For hospitals with a large number of operating rooms, organizing and managing activity throughout the day can be a complex undertaking. In the time leading up to the day of surgery, the schedule solidifies into an organized sequence of cases in each room with an associated number of simultaneous “rooms running” and staff required at any given time. However, the way things actually turn out in the OR day-of can be quite different from the planned schedule. Managers must scramble to adapt by shuffling cases around and potentially asking staff to stay later than expected if the number of rooms running later in the day will be greater than what was originally planned.

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These day-of changes to the schedule can occur for multiple reasons:

  • Delays: When cases start late, this tends to increase the number of rooms running toward the end of the day. Cases can be delayed by previous cases that ran late, or other factors such as patient issues or equipment readiness.
  • Long-running cases: Even if they start on time, long-running cases tend to increase the number of rooms running later in the day, either by pushing forward any following cases or extending the end of the day if they’re the last case in a given room for the day.
  • Add-ons: Cases that weren’t on the schedule when the day started but were added day-of (for example, urgent or emergency cases) usually require additional rooms to run relative to the original plan.

When these schedule-shifting events occur, OR managers have to act as both Tetris-player and soothsayer, moving cases between rooms and/or times of day in an attempt to minimize delays and excess rooms running, while simultaneously predicting how many rooms will be running later in the day based on what’s happened thus far. This can be a difficult and complicated task, requiring significant time and cognitive resources, as most of the existing tools managers use to help them manage the day can only tell them what’s already “on the board,” not make predictions about how up-to-the-minute changes will affect things later in the day.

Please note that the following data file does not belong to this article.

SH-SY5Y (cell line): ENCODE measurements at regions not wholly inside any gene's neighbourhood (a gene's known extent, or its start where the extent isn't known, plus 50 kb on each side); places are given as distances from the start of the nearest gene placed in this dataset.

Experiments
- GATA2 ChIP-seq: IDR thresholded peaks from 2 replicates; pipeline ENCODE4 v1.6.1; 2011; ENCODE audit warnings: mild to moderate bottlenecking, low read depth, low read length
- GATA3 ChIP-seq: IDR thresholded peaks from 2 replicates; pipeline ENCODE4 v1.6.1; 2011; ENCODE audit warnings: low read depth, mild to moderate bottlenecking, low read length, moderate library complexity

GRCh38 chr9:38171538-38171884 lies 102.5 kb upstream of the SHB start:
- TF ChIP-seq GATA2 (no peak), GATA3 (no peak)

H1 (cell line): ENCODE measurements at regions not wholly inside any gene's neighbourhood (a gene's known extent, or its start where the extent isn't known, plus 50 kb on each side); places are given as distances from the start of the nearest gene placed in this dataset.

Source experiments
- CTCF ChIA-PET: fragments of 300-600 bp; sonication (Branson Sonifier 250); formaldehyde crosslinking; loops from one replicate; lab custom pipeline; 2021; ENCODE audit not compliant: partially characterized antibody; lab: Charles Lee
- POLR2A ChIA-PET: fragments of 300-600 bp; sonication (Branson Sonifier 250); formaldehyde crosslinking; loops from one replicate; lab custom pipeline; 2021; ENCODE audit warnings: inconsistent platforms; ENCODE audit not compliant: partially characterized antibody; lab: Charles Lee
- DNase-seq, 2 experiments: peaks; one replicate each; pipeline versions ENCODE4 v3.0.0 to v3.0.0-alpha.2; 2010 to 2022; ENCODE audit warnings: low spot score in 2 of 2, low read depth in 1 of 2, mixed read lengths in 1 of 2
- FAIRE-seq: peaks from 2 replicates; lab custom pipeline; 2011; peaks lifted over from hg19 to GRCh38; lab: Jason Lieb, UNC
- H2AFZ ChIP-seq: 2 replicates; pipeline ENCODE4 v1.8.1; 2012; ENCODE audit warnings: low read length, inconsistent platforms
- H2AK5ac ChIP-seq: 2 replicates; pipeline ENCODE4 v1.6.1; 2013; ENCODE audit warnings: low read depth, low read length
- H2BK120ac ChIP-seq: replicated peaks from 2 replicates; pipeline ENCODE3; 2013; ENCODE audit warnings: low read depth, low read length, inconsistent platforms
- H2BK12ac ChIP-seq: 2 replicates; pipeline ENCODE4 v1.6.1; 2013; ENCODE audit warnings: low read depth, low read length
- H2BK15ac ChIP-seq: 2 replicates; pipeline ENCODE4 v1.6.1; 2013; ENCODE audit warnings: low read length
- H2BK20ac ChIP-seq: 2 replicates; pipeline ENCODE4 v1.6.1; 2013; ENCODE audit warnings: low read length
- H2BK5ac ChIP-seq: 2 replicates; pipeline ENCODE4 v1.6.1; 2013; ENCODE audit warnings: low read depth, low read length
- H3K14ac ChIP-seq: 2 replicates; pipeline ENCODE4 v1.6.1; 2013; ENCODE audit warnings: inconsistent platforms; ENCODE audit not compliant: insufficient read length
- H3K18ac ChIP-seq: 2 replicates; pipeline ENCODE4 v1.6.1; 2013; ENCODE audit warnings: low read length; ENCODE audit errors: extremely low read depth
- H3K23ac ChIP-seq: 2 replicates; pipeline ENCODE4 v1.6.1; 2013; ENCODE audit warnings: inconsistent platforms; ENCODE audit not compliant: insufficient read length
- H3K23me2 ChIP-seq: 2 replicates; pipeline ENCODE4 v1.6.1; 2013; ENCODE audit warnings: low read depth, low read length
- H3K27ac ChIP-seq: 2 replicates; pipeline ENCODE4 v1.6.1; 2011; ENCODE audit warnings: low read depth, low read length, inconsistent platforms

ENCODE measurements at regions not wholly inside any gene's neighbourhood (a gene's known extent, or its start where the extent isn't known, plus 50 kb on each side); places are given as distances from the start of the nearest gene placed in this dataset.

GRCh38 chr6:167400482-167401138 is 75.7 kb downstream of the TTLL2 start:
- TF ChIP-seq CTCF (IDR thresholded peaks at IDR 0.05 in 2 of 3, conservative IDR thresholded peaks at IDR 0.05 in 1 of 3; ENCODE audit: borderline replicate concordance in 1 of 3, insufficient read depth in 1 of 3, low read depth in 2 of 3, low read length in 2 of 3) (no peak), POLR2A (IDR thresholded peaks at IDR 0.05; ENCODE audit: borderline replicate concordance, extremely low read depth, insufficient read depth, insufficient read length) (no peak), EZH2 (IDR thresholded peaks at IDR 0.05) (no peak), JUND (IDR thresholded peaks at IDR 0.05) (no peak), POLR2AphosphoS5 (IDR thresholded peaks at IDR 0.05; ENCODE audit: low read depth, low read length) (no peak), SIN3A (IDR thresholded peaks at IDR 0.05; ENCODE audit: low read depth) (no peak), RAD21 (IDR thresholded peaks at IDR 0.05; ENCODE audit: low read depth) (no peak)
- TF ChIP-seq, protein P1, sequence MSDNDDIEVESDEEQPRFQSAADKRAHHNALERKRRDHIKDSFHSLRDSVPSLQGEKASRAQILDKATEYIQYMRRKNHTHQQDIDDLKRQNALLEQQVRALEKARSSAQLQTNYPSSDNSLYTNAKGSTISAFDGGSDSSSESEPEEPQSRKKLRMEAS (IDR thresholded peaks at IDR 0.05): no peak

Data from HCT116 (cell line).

At Hospital IQ, we saw an opportunity to leverage our predictive capabilities to help make the shape-shifting nature of the OR an easier problem to manage. We developed a dashboard that gives a birds-eye view of today’s OR activity, providing visibility and communication on the state of the OR now and in the future. This comes to life by answering one of the most common questions an OR manager has on any given day: “How many rooms will be running at X o’clock?” This is done by monitoring many attributes of ongoing cases including the progress of every case, and allows us to identify unexpected delays, long-running cases, and add-ons that change today’s plan. This birds’ eye view can greatly enhance OR managers’ ability to quickly assess and adjust to changes in the schedule, enhancing flow and thereby facilitating a better working experience for staff and a better service experience for patients.

Organizing and managing operating room activity can be a constant stream of changes and delays without the right data. While hospitals have access to the data that can help resolve these problems, most don’t have to tools to help them visualize it. At Hospital IQ, we understand the value of maximizing the knowledge you can gain from the data you already have by being able to use it in new ways to not only improve hospital operations, but patient care across the board.



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